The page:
Things to Do

An Outdoor Concert, a Kentucky Derby Party, and Labor Day Fun: Things to Do in Washington, September 3-7

Arts, entertainment, and fun in DC, Maryland, and Virginia right now.

Illustration by Hannah Good.

Hi y’all!

We’ve got an outdoor concert, a new drive-in series, and Labor Day fun.

Cheers to the freakin’ weekend.

Here’s what you should check out this holiday weekend:

Gallery talk: Dig deeper into photographer Gordon Parks’s work in an interactive virtual chat with the National Gallery of Art. When Parks wasn’t directing Shaft or shooting for Life magazine, his powerful lens captured Black life in DC during the 1940s. Focus on one of his striking photographs in this analytical discussion. Friday, September 4 at 1 PM; Free, register here.

Local music history: Learn about guitarist Danny Gatton’s signature Anacostia Delta sound (which he also called “redneck jazz”) in the new film Anacostia Delta: The Legacy of DC’s TeleMasters. The concert film/documentary looks at the DC guitar scene in the ‘80s and ‘90s, and features archival footage and interviews with Washington-area musicians. The film will be released Friday, September 4; $19.99 for the DVD and digital download.

A live concert: A group of musicians from the National Symphony Orchestra is performing a socially distant show at the Kennedy Center, which will be livestreamed at the pop-up drive-in Park Up DC (on RFK Stadium’s campus). Up to 350 cars can attend the free show, but if you don’t make it, you can see the concert broadcast on the Kennedy Center’s social media channels on Monday, September 7. The drive-in concert itself is on Sunday, September 6 at 7 PM; register here.

Another drive-in: Crystal City is starting its own series of drive-in movie nights every Thursday in September. Tonight, you can catch Little Women after sundown. Be quick, though—these usually sell out! Thursday, September 3 through Thursday September 24 at 7 PM; Free, but advance registration is required, learn more here.

A Derby party: Jack Rose is hosting a Kentucky Derby viewing party on its rooftop—mint juleps and Kentucky-style snacks included. If you’re not up for actually going, you can join a virtual watch party and pick up a mint julep cocktail kit ahead of time. Either way, fabulous hats and Derby attire are encouraged. Saturday, September 5 at 5 PM; $89 a person to attend or $90 for the big batch drink kit to take home; make a reservation here.

Labor Day: Is it already the unofficial end of summer? Oof. There’s a few things happening around town to celebrate and we’ve got suggestions on what to do. Most importantly, here’s where you can find Labor Day food specials like crab feasts and grill kits.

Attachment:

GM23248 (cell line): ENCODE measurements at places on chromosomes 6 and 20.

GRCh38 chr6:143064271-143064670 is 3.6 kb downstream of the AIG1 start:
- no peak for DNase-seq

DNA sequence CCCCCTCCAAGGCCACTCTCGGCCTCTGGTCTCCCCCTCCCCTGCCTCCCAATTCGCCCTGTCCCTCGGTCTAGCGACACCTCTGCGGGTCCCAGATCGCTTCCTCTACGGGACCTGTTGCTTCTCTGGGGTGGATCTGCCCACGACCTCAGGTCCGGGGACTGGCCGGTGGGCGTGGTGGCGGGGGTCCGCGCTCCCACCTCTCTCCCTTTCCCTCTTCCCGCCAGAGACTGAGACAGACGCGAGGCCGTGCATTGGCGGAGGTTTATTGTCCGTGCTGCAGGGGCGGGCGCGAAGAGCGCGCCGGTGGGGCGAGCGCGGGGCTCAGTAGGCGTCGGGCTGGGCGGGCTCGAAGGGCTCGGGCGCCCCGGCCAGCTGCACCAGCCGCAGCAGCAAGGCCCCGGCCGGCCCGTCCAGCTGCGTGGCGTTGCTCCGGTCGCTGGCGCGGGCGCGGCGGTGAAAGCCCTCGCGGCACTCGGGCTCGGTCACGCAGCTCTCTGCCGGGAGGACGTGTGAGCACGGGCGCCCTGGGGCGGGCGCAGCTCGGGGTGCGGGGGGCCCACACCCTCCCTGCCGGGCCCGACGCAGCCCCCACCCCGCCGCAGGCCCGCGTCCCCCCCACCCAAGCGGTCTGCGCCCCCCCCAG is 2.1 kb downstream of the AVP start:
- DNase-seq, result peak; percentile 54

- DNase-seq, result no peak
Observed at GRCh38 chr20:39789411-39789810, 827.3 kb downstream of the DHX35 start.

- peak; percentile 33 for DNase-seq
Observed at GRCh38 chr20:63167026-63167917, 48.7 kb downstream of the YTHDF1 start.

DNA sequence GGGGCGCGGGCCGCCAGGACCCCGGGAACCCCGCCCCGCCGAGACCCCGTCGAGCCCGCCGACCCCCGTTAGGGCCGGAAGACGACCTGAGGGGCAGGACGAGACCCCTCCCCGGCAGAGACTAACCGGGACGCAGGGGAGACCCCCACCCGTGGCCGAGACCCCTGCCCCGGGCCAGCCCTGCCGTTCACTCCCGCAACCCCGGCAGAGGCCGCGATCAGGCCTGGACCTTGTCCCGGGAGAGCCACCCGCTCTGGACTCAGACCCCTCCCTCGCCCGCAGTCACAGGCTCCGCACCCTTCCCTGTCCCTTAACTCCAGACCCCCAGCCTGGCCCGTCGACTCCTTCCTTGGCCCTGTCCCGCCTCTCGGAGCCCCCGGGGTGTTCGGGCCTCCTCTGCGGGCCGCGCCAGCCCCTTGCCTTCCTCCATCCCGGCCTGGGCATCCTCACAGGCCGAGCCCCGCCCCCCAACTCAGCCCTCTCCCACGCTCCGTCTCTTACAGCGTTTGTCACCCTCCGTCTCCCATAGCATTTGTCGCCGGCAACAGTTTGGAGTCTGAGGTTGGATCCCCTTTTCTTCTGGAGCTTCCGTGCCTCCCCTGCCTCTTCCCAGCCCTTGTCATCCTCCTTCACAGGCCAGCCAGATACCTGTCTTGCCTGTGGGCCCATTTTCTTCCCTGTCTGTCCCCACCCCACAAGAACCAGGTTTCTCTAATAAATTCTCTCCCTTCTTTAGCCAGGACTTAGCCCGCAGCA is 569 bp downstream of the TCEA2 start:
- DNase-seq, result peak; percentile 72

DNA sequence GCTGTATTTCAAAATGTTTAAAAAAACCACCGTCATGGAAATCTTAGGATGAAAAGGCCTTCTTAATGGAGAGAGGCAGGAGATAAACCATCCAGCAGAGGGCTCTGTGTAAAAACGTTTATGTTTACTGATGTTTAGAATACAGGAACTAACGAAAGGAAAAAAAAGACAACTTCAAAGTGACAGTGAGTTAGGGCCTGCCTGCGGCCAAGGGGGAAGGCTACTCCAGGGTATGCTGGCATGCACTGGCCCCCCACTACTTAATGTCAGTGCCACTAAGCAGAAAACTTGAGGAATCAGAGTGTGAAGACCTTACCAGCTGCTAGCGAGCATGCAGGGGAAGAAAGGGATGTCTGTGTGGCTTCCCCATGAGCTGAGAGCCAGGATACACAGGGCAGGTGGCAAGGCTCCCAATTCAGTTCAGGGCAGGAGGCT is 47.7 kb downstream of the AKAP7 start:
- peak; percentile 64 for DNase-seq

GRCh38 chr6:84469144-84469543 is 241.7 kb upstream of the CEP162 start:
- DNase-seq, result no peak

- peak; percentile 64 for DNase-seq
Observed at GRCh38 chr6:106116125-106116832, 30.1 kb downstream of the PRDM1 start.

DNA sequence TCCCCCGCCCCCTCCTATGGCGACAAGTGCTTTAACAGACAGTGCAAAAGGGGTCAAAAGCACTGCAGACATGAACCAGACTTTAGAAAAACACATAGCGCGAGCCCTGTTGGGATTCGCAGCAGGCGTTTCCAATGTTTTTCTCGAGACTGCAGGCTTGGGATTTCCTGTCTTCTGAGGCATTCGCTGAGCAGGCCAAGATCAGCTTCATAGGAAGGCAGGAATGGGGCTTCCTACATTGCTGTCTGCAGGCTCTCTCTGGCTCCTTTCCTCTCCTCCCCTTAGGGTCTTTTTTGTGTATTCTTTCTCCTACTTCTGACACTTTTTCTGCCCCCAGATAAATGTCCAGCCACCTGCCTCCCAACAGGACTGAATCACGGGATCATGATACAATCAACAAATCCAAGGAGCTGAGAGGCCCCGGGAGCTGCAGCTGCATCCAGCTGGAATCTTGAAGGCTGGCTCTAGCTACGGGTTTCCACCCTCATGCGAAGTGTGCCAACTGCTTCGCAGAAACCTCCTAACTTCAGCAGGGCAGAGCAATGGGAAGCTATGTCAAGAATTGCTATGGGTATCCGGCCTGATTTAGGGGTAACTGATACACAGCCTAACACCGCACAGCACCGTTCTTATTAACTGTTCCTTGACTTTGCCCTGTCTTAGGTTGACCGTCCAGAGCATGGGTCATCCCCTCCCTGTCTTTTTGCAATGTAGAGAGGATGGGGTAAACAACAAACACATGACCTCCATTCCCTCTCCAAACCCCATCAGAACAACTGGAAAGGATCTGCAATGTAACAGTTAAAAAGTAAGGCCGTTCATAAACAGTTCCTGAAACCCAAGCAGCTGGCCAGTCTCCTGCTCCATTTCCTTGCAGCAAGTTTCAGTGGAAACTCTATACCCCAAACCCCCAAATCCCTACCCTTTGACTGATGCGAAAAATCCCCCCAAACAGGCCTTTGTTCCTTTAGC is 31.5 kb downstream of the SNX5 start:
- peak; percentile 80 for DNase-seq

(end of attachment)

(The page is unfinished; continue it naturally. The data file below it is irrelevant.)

Dinner and a show: Four local drag queens will be bringing their performances to your doorstep. Charlemagne Chateau, Emerald Star, and Jazzmin St. James D’Monaco will go behind the wheel to deliver food as part of Red Bear Brewing Co.’s “drag-livery dinner.” Learn more here.

What I’m reading:

Star Wars actor John Boyega is on the cover of British GQ for his first interview since the franchise concluded. Over the summer, he’s been outspoken about his experiences with racism, delivering a rousing speech at a Black Lives Matter protest in London that went viral. Boyega opened up to writer Jimi Famurewa and there’s so much I’d like to highlight but really you should just read the whole thing! An excerpt:

Even though he also acknowledges that [Star Wars] was an “amazing opportunity” and a “stepping stone” that has precipitated so much good in his life and career, he is palpably exhilarated to be finally saying all this. But to dismiss these words as merely professional bitterness or paranoia is to miss the point. His primary motivation is to show the frustrations and difficulties of trying to operate within what can feel like a permanently rigged system. He is trying, really, to let you know what it feels like to have a boyhood dream ruptured by the toxic realities of the world.

“I’m the only cast member who had their own unique experience of that franchise based on their race,” he says, holding my gaze. “Let’s just leave it like that. It makes you angry with a process like that. It makes you much more militant; it changes you. Because you realise, ‘I got given this opportunity but I’m in an industry that wasn’t even ready for me.’ Nobody else in the cast had people saying they were going to boycott the movie because [they were in it]. Nobody else had the uproar and death threats sent to their Instagram DMs and social media, saying, ‘Black this and black that and you shouldn’t be a Stormtrooper.’ Nobody else had that experience. But yet people are surprised that I’m this way. That’s my frustration.”

Thanks for reading! Tell me what you’re up to at home by dropping me a line at rcartagena@washingtonian.com.

Web Producer/Writer

Rosa joined Washingtonian in 2016 after graduating from Mount Holyoke College. She covers arts and culture for the magazine. She’s written about anti-racism efforts at Woolly Mammoth Theatre, dinosaurs in the revamped fossil hall at the Smithsonian’s Natural History Museum, and the horrors of taking a digital detox. When she can, she performs with her family’s Puerto Rican folkloric music ensemble based in Jersey City. She lives in Adams Morgan.